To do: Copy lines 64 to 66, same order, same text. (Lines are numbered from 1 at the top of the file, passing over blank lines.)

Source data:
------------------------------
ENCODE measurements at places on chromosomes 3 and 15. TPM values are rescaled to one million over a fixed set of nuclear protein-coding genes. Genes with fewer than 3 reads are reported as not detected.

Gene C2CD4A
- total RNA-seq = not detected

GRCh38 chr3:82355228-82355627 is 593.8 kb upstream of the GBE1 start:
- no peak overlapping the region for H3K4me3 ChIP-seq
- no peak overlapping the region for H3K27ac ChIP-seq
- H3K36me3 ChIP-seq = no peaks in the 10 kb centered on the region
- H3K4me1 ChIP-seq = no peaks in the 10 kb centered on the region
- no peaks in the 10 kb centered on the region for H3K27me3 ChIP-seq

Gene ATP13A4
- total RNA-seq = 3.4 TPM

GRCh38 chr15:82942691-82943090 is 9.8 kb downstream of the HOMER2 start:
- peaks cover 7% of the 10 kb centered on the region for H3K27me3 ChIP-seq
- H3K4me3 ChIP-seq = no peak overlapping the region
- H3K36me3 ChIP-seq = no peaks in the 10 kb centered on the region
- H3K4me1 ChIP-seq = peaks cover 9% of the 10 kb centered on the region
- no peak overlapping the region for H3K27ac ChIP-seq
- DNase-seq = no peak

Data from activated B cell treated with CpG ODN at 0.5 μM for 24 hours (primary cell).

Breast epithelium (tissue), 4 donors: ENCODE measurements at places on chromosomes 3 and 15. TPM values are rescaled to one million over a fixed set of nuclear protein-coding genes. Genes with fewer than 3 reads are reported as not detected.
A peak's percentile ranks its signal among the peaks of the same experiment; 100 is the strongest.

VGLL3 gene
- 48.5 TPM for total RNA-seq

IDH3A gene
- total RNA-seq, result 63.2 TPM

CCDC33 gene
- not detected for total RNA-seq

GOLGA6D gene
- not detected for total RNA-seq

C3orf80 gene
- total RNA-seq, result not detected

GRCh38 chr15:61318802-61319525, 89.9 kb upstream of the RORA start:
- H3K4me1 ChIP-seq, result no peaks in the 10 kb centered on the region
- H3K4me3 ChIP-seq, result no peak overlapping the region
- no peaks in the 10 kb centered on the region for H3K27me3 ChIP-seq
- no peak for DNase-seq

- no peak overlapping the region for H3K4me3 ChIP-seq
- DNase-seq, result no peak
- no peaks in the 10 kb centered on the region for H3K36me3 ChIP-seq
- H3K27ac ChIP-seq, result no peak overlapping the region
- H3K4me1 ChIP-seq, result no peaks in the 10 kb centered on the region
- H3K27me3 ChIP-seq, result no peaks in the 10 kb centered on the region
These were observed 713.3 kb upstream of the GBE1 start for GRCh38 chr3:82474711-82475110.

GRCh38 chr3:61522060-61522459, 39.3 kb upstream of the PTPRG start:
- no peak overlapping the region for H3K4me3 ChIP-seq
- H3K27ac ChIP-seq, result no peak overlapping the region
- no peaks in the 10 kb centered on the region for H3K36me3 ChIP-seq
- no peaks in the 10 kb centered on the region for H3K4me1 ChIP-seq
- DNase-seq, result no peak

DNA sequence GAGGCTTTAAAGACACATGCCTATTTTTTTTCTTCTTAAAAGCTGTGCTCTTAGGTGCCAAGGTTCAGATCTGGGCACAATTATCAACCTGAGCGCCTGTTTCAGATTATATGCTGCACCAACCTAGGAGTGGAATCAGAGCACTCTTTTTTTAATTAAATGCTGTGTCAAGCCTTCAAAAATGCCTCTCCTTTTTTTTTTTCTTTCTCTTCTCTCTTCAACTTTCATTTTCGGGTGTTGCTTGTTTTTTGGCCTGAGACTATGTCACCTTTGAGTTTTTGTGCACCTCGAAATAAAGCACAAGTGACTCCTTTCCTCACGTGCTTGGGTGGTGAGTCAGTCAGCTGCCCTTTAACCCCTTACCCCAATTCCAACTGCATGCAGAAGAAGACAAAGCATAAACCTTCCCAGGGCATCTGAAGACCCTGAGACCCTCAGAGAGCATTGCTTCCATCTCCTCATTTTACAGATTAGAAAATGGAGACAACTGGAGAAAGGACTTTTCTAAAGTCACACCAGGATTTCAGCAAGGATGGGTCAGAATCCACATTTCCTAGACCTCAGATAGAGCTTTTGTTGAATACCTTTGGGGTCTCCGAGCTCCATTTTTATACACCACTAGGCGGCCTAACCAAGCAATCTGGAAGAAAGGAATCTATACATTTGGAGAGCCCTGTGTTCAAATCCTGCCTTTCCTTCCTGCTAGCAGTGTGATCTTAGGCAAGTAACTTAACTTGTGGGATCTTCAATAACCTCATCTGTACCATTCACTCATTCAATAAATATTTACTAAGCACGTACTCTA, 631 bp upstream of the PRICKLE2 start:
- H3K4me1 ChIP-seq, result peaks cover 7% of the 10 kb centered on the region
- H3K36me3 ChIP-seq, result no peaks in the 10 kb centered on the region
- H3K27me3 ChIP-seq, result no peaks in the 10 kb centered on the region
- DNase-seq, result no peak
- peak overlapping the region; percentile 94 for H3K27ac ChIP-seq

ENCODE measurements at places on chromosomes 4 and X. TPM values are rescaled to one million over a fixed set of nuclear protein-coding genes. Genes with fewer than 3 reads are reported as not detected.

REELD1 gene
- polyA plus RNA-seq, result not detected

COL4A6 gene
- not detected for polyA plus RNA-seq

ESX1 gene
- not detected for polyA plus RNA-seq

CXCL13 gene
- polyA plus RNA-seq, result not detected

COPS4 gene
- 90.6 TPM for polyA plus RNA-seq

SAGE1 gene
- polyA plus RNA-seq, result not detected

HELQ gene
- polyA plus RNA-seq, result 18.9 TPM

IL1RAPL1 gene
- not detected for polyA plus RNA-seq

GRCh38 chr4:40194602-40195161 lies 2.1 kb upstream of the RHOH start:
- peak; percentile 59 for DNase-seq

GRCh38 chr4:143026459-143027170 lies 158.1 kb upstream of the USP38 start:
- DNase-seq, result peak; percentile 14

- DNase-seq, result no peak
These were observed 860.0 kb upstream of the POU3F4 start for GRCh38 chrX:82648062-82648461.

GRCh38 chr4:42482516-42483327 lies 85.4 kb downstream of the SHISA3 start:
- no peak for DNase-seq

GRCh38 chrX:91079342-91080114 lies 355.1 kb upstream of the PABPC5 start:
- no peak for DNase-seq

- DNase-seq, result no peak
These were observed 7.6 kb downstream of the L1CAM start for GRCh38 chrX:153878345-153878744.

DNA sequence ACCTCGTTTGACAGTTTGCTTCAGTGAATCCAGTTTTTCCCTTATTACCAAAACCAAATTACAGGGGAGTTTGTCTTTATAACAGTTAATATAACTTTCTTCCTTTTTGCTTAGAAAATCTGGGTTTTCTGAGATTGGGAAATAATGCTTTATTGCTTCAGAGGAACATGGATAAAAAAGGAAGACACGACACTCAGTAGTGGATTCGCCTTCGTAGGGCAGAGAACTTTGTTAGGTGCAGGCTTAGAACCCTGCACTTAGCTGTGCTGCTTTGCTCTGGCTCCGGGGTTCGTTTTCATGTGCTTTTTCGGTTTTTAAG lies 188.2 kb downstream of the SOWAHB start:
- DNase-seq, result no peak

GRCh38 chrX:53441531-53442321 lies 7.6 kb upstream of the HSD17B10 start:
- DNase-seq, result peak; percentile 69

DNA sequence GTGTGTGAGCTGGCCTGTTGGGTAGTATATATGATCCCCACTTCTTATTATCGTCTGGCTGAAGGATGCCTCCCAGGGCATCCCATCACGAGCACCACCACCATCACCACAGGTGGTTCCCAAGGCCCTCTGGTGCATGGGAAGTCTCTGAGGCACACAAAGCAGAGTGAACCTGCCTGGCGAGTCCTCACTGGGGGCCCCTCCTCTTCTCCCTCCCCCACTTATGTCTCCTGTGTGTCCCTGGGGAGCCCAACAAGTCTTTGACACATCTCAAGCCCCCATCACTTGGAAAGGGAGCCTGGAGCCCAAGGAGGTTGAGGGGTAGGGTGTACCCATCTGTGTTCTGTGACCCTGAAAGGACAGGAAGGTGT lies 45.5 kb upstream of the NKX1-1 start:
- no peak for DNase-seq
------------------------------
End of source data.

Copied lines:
- polyA plus RNA-seq, result not detected

COPS4 gene
- 90.6 TPM for polyA plus RNA-seq